Friends of ours: Ralph Eppolito, James Eppolito, Gambino Crime Family
Friends of mine: Louis Eppolito, Stephen Caracappa

A former New York police detective dubbed the "mafia cop" must remain in custody pending his trial in Las Vegas on tax charges, a judge ruled Thursday.

Mafia Cop to Remain in Vegs Jail Until Tax Charges TrialLouis Eppolito, 57, stood before U.S. Magistrate Judge Peggy Leen in a black-and-white-striped inmate uniform as she declared him a danger to the community and a flight risk. Eppolito's wife, two daughters and son attended the Las Vegas hearing but declined to comment afterward.

Eppolito and another former New York detective, 64-year-old Stephen Caracappa, are accused of working for the Luchese crime family while serving as officers with the New York City Police Department.

Last year, a New York jury found the pair guilty of participating in at least eight mob-related killings, but a federal judge later dismissed the racketeering case after determining that the statute of limitations had run out. However, Assistant U.S. Attorney Eric Johnson said Thursday, the judge also found that prosecutors had an "overwhelming case" against the pair.

Detention for both defendants already has been ordered in the New York case pending a government appeal of the dismissal. Johnson said he expects the state of New York to prosecute Eppolito and Caracappa on murder charges if the federal government fails with its appeal.

The two detectives retired in the early 1990s and moved to Las Vegas, where they were arrested in March 2005.

A federal grand jury in Las Vegas indicted Eppolito and his wife, Frances, in January 2006 on three counts of filing a false income tax return. Their trial is scheduled to begin Sept. 24 before U.S. District Judge Roger Hunt.

The couple's son, Anthony, has been charged with distributing methamphetamine. His trial is scheduled to begin Sept. 24 before U.S. District judge Philip Pro.

Prosecutors have said Louis Eppolito, who appeared briefly in a dozen movies, grew up in a family closely linked with organized crime.

His father, Ralph, was a Gambino family soldier, and his uncle, Jimmy, was a Gambino captain.

Louis Eppolito's 1992 autobiography, "Mafia Cop: the Story of an Honest Cop Whose Family Was the Mob," details his police career and his Mafia connections.

Thanks to Carri Geer Thevenot

Thursday, August 17, 2006

Mrs. Gotti Praises 'Mafia Cops" Judge

Friends of ours: John "Junior" Gotti, John "Dapper Don" Gotti, Gambino Crime Family, Ralph "Fat the Gangster" Eppolito, Jimmy "The Clam" Eppolito
Friends of mine:
Louis Eppolito, Stephen Caracappa

Brooklyn Federal Judge Jack Weinstein has a new unexpected fan: Victoria Gotti.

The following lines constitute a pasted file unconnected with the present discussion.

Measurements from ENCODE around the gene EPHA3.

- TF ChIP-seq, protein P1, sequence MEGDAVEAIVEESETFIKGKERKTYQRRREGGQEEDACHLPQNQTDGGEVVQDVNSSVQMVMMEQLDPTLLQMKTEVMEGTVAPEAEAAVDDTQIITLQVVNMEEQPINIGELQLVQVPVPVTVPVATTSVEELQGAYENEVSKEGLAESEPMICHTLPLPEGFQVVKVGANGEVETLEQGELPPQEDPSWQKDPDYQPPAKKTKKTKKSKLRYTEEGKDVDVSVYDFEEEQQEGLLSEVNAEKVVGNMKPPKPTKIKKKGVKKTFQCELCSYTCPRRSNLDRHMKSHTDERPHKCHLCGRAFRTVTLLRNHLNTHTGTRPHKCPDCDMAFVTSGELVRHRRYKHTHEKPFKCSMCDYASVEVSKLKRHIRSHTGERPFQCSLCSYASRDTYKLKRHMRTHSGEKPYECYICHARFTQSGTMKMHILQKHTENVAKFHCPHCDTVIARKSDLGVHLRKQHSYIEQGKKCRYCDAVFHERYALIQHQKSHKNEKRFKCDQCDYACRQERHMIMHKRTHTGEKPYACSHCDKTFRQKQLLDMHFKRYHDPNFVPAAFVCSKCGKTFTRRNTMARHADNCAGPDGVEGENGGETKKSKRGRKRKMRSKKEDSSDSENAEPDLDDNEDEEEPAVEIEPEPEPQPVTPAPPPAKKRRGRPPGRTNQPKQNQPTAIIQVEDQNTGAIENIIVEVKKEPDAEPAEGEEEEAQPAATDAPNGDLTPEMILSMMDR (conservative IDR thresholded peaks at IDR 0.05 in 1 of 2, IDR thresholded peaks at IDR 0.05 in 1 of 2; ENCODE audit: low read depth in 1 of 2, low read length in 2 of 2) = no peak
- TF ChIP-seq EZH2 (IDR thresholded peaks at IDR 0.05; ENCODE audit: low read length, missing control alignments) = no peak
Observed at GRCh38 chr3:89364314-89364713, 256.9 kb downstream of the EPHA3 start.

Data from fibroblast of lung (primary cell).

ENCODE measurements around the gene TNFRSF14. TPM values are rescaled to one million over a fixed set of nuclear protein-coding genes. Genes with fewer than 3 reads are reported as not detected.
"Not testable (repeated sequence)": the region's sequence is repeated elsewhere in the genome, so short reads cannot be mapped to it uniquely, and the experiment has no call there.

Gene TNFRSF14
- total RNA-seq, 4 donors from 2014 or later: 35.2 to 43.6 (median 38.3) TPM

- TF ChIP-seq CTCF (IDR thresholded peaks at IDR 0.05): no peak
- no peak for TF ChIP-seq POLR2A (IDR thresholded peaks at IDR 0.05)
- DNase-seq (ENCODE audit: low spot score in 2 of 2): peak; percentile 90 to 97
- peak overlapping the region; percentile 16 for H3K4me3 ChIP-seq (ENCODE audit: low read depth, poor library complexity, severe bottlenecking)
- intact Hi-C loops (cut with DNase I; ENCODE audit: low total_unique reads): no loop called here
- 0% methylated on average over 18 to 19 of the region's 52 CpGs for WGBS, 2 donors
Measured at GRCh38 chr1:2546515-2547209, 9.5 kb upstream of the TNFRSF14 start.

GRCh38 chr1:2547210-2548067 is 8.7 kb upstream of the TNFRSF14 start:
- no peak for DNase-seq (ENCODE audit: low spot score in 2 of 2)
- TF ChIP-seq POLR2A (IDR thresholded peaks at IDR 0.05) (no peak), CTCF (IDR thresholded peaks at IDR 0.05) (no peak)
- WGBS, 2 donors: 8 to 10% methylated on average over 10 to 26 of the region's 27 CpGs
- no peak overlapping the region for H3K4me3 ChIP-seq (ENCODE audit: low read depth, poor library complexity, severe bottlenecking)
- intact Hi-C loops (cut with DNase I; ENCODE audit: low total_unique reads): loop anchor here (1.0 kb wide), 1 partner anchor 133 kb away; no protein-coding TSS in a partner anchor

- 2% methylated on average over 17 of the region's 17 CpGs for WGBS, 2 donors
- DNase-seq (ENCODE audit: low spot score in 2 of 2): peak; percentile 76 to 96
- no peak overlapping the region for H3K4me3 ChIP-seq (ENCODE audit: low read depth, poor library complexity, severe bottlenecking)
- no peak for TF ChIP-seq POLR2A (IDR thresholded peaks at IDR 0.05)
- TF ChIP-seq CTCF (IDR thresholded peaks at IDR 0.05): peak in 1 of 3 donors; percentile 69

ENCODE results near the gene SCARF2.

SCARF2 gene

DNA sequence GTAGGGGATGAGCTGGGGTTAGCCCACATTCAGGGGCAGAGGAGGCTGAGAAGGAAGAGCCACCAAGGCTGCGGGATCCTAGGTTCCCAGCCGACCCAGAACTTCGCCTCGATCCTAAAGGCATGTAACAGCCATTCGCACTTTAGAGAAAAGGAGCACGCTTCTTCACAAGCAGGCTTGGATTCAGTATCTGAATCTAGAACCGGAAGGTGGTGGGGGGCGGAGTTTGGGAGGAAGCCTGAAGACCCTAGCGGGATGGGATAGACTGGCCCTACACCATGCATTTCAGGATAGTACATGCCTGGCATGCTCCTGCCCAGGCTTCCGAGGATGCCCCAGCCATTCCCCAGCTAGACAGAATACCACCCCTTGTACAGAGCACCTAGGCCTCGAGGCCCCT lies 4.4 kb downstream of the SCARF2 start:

The matriarch of the Gotti clan wrote a letter to Weinstein, praising him for showing a "tremendous amount of courage" in knocking out the convictions of the "Mafia cops."

"I am a person that was totally, totally disillusioned with the justice system," Victoria Gotti wrote in an undated letter to Weinstein. "You have restored my hope that my own son may have a chance, or should I say a second chance at life."

The letter was entered into a court file yesterday.

Gotti has been silent since attending each day of her son John A. (Junior) Gotti's trial this winter, when he scored his second mistrial. Then she attacked a government witness who testified against her son, and defended her late husband, John (Dapper Don) Gotti, amid allegations that he'd fathered a love child.

She's expected back in court later this week for opening statements in a racketeering conspiracy case that centers on claims that Gotti, 42, ordered the assault on radio host Curtis Sliwa in 1992. "With two hung juries and a third trial in August, I am beyond [despondent]," Gotti said. "I continue to hope for a better day for him."

Mafia CopsLast month, Weinstein tossed out the federal murder convictions of Mafia cops Louis Eppolito and Stephen Caracappa. In April a jury found that the former NYPD detectives participated in eight gangland slayings while still on the job. Weinstein ruled that the statute of limitations on the racketeering conspiracy had expired.

She began the letter by saying: "I want to applaud you on your decision in regard to the Eppolito and Caracappa case, it takes a tremendous amount of courage to do what you did."

"Those two men, Eppolito and Caracappa need to thank their lucky stars for your wisdom and fairness," Gotti wrote.

There happens to be a Gambino family connection with Eppolito: Two of his relatives, Ralph (Fat the Gangster) Eppolito and Jimmy (The Clam) Eppolito were Gambino family members.

Thanks to Thomas Zambito